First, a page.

Jump to content
Maestronet Forums

Roger Hill

  • Posts

  • Joined

  • Last visited

Everything posted by Roger Hill

  1. perhaps OT, but give us your impressions of the Bergonzi and Testore compared to the Strad. And, BTW, which ones were they? Thanks,
  2. edit: old timers disease is getting to me. Meant to say the Telemann
  3. Very nice sound, Luis. Now try to get one of your players and a chamber orchestra together for the Vivaldi G-major concerto. Among my all time favorites.
  4. nice work, Bob. How did you clean up the dials, carriage, etc? Did you have to grind the ways and re-scrape the headstock?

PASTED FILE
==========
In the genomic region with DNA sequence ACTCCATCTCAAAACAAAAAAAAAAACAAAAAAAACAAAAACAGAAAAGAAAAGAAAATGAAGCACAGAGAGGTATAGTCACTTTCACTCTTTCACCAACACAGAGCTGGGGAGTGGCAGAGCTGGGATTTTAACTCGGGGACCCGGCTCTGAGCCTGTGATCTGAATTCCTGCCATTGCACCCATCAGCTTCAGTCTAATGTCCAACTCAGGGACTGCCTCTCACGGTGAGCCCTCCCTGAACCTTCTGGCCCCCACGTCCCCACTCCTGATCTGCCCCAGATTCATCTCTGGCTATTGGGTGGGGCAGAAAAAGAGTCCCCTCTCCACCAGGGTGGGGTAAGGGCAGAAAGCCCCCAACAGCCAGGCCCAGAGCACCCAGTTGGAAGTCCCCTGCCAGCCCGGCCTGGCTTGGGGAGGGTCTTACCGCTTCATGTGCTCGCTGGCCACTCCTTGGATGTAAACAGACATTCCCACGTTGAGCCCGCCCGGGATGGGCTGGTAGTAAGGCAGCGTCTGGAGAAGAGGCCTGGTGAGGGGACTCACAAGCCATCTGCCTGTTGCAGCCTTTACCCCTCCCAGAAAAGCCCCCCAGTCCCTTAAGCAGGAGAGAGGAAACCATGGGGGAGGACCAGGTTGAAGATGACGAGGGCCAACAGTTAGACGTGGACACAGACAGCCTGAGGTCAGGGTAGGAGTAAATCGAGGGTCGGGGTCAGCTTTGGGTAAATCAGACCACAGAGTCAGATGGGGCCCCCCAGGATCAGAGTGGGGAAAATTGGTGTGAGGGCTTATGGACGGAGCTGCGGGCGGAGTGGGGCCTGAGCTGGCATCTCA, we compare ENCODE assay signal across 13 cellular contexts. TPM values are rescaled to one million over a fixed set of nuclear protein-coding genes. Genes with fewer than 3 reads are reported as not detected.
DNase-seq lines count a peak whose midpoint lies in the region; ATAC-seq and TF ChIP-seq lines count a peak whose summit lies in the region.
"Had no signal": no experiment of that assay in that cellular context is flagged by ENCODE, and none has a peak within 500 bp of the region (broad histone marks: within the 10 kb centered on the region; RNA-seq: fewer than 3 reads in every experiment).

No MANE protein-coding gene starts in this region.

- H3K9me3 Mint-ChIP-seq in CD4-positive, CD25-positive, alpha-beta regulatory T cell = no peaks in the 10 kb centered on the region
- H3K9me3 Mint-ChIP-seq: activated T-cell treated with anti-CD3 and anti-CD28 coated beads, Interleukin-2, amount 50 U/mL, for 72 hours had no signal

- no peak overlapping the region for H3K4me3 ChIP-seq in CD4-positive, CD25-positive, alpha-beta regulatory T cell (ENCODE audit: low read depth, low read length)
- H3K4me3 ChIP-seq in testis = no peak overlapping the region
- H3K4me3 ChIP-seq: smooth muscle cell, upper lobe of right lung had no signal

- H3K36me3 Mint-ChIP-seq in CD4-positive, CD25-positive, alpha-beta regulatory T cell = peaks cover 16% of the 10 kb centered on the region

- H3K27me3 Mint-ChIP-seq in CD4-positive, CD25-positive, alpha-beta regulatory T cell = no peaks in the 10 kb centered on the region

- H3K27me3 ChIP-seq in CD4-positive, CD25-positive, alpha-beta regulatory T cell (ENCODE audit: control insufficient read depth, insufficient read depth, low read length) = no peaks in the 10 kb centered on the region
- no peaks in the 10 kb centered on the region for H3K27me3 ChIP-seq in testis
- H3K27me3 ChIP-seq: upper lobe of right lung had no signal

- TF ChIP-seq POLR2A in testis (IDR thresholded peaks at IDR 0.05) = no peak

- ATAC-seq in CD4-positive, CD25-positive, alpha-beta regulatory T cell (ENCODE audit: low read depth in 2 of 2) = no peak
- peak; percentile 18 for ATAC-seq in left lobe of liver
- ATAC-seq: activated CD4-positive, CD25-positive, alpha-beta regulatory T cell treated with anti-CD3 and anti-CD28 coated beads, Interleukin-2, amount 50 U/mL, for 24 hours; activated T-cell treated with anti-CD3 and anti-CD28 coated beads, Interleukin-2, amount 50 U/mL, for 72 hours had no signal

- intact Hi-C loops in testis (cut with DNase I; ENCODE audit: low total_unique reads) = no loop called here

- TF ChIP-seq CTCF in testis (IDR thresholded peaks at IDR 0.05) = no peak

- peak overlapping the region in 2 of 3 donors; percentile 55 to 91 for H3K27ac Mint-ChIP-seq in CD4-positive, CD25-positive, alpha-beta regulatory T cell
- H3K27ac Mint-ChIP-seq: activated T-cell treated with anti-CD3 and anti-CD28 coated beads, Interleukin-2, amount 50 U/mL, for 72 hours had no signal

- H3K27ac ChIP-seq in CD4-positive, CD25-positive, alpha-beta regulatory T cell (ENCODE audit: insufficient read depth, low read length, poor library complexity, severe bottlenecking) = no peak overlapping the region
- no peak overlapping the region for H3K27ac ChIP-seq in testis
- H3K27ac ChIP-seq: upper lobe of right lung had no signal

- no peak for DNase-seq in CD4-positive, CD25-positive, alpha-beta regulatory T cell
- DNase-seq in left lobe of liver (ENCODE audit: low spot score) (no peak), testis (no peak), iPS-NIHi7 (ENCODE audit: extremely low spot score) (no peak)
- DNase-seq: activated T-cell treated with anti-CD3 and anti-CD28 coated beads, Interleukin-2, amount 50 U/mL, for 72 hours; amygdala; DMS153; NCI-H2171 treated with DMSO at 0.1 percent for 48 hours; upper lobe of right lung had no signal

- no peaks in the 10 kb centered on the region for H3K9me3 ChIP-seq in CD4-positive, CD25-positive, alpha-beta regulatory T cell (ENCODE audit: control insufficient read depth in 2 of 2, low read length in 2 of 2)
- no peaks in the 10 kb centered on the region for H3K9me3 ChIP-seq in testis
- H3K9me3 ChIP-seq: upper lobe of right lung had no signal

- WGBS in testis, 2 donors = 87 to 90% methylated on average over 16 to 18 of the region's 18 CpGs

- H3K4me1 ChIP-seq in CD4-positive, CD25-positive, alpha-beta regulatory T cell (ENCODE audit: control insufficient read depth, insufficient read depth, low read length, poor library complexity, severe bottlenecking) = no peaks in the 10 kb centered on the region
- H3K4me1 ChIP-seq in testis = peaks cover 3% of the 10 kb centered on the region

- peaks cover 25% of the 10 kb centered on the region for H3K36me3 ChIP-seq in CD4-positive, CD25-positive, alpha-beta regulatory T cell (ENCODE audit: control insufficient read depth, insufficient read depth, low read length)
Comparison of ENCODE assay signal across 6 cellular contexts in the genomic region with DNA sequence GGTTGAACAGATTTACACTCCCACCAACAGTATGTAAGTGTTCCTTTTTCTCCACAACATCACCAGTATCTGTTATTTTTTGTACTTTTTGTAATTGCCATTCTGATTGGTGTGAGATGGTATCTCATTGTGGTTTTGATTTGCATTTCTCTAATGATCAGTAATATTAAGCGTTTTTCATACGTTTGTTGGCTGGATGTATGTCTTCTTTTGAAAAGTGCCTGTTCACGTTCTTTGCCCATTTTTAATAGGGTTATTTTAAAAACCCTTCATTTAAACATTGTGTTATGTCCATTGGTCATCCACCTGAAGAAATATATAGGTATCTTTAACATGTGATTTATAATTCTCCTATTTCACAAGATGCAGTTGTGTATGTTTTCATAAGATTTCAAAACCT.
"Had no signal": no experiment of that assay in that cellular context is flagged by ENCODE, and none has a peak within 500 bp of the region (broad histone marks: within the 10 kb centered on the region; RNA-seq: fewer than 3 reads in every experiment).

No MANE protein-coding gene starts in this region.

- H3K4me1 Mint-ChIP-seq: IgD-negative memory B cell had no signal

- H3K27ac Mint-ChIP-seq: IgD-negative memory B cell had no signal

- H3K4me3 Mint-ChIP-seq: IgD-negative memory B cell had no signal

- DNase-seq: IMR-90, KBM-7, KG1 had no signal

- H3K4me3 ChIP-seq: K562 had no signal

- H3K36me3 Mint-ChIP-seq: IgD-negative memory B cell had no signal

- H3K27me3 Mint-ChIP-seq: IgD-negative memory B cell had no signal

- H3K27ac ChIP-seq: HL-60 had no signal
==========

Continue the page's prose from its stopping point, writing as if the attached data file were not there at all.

5. I admit that I too am an unwashed Philistine, but my hacksaw works well and is quite versatile. I can install the blade to cut on either the push or the pull. I am quite ambidextrous in that I can screw up with either.
  6. C'mon, Mike. Tell the business name and we will accord proper punishment as appropriate............
  7. I have updated my file. If you ever need a copy of your Ash Varnish instructions, I'll send you one
  8. Hi John, IIRC, you mentioned in another thread that you do not use a full 25% mastic when you make this varnish. Mind telling us how much you do use?